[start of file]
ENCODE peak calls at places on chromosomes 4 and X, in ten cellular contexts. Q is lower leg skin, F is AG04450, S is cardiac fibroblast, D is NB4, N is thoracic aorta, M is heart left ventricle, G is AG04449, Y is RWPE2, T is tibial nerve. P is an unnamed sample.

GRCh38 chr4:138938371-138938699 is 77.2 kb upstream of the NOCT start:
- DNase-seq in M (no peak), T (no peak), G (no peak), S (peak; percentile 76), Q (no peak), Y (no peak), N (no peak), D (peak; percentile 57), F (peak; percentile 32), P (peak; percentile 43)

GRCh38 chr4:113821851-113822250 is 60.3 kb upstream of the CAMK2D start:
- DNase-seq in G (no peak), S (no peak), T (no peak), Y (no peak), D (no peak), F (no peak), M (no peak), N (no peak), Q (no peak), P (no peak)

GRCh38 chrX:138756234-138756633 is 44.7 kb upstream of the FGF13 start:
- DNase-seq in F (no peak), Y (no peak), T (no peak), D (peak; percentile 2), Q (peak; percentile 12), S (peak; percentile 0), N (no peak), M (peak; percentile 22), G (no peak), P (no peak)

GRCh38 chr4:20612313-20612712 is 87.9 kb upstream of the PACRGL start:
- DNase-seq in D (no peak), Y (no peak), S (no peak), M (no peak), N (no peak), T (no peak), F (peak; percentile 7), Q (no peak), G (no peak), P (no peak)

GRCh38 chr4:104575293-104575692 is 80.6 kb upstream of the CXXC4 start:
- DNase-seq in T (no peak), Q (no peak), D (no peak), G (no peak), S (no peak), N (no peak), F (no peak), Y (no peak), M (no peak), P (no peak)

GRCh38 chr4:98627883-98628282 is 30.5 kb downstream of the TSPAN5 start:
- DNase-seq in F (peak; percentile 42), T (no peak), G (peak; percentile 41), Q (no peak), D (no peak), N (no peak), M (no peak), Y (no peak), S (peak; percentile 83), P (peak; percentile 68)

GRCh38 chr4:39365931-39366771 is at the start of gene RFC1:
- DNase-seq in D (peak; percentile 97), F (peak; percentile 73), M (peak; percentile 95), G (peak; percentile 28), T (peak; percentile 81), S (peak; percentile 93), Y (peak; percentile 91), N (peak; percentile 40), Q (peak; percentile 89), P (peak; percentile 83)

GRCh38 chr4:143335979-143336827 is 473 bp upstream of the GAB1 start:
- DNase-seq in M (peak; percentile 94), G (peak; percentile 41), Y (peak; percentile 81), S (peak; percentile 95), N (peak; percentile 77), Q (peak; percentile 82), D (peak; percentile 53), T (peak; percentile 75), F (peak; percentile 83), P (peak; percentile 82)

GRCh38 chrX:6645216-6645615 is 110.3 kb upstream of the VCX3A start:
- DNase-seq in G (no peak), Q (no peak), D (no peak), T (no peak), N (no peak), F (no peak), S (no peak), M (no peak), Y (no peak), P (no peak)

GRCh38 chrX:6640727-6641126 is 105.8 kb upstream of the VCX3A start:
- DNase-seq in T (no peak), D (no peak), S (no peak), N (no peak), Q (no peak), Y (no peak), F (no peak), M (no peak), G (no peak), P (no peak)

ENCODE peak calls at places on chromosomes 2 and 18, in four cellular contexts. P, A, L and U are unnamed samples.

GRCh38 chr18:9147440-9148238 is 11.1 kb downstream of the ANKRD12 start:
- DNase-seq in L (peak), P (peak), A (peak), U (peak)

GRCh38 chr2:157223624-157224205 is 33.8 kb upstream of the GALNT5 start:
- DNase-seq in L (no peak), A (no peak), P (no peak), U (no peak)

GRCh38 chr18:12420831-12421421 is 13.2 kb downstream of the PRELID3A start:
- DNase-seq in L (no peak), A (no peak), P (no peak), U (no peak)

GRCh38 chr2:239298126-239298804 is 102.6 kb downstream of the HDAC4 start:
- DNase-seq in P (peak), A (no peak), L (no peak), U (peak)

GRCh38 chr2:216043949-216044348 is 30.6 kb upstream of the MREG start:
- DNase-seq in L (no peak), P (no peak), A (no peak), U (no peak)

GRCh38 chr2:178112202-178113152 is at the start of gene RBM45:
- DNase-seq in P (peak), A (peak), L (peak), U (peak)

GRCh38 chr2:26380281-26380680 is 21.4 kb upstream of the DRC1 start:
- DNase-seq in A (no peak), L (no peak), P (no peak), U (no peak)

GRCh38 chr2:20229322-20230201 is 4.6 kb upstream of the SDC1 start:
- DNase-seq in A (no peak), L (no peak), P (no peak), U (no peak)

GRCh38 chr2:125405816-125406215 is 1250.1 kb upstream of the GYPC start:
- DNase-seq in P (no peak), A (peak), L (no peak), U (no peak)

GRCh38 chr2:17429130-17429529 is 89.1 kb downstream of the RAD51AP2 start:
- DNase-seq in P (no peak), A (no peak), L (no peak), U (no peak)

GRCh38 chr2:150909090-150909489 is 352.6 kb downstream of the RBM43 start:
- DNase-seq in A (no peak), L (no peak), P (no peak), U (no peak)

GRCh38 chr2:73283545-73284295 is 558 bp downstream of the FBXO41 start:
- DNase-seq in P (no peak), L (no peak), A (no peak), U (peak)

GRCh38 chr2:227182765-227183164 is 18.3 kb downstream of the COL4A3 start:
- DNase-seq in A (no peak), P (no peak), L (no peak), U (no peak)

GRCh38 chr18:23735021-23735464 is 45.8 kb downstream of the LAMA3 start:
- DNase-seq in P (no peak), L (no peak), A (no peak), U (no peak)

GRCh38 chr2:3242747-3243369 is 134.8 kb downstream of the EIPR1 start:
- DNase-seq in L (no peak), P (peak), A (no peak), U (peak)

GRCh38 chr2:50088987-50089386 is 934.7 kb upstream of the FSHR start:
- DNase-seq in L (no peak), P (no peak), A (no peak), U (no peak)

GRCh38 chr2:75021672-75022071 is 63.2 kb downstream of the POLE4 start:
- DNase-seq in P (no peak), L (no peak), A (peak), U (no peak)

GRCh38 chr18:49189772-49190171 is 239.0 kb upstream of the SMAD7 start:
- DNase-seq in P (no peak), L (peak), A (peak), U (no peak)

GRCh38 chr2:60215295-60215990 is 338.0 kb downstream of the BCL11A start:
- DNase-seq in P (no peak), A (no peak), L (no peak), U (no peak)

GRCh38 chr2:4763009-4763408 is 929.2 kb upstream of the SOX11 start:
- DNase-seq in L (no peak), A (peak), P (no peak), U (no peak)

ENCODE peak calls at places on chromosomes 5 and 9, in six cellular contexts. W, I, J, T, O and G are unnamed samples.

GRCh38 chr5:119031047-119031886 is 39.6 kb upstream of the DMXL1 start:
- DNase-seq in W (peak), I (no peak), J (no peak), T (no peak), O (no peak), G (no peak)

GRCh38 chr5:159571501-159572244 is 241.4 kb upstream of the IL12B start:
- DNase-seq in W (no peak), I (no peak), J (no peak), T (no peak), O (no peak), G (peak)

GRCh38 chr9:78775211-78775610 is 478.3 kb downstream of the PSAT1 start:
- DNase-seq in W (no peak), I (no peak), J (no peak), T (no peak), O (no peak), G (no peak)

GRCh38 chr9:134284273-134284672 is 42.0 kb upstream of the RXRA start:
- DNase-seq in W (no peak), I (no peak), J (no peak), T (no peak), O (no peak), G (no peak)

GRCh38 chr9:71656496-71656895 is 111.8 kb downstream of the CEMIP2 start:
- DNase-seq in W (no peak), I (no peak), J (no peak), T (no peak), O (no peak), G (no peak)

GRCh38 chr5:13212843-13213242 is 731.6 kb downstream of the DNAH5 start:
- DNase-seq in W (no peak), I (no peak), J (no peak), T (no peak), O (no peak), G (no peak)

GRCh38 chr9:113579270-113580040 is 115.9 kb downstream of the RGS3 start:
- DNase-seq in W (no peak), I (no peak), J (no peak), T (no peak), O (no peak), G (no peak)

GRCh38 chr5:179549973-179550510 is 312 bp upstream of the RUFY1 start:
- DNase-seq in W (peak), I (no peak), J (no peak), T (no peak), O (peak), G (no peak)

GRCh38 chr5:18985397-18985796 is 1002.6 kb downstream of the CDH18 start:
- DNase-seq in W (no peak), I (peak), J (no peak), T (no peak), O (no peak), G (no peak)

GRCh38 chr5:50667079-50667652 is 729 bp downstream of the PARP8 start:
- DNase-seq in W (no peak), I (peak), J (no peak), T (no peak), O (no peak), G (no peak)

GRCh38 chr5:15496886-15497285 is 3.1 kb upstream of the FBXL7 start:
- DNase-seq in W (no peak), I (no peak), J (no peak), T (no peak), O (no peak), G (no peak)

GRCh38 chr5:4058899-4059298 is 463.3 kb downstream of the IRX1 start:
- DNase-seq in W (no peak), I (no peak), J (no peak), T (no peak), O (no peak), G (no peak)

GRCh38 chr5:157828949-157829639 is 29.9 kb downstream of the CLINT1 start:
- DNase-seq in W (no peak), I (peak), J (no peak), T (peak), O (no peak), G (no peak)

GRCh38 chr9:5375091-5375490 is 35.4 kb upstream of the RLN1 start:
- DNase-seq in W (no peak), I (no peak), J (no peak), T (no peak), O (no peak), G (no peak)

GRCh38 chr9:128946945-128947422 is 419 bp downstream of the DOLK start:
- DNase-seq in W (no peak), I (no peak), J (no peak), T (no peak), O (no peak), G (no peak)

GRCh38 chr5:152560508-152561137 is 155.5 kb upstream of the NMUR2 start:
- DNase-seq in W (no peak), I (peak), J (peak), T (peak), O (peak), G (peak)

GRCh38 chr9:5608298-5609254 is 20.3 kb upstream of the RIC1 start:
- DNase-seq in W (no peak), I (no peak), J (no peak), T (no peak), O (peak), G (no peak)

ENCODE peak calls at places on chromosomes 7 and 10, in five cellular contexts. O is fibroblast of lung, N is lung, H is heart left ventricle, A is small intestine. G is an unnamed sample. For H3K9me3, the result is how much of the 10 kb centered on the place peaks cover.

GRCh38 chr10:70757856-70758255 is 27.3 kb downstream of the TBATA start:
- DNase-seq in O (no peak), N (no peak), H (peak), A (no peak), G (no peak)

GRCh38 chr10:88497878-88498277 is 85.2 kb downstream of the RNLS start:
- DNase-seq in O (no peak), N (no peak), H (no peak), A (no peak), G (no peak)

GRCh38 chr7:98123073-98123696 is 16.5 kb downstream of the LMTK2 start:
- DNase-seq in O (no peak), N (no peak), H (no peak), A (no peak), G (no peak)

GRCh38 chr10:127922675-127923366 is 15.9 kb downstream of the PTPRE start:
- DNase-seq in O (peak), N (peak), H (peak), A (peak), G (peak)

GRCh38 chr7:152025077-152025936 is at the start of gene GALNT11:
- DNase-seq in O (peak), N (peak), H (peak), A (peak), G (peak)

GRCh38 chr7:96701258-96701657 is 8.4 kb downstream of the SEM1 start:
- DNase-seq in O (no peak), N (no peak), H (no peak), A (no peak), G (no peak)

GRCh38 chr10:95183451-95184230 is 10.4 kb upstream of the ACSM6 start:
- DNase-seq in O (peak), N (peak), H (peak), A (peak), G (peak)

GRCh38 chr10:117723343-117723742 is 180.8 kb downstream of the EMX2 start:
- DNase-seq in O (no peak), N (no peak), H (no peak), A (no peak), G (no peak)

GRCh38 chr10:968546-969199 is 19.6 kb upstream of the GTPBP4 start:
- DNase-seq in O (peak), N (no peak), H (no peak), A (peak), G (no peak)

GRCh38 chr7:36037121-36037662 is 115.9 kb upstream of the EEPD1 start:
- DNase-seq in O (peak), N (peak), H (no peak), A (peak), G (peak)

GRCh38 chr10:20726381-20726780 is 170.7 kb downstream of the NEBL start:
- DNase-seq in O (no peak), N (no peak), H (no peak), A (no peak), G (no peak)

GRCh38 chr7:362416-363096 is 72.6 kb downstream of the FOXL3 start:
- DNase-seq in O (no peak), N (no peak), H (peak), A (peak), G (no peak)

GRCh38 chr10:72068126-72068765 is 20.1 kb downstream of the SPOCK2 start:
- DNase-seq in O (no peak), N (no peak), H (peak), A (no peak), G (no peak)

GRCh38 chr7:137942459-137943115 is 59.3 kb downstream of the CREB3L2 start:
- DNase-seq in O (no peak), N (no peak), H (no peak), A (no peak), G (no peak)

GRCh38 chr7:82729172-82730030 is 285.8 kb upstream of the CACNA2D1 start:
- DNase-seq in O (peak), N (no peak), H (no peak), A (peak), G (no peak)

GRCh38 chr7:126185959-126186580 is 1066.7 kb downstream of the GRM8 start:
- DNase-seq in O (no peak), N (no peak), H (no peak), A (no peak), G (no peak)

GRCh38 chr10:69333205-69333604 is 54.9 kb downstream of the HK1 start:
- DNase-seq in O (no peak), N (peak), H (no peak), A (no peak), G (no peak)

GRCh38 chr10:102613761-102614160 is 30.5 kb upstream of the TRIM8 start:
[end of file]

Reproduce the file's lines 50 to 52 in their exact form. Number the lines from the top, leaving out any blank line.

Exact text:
- DNase-seq in P (no peak), L (no peak), A (no peak), U (no peak)

GRCh38 chr2:3242747-3243369 is 134.8 kb downstream of the EIPR1 start:
- DNase-seq in L (no peak), P (peak), A (no peak), U (peak)